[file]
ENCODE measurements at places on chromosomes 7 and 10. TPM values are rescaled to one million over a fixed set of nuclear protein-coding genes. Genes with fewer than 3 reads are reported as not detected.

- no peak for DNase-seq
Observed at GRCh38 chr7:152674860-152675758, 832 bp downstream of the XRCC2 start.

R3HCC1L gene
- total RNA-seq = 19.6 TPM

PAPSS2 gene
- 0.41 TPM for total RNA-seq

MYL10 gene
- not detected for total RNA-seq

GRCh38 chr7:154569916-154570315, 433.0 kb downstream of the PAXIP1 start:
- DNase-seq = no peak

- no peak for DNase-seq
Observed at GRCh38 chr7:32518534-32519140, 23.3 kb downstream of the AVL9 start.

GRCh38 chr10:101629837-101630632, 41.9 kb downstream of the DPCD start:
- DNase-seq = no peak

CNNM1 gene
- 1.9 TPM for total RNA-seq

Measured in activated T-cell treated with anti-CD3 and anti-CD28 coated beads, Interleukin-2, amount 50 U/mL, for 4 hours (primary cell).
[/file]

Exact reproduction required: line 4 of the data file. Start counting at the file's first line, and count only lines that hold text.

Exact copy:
R3HCC1L gene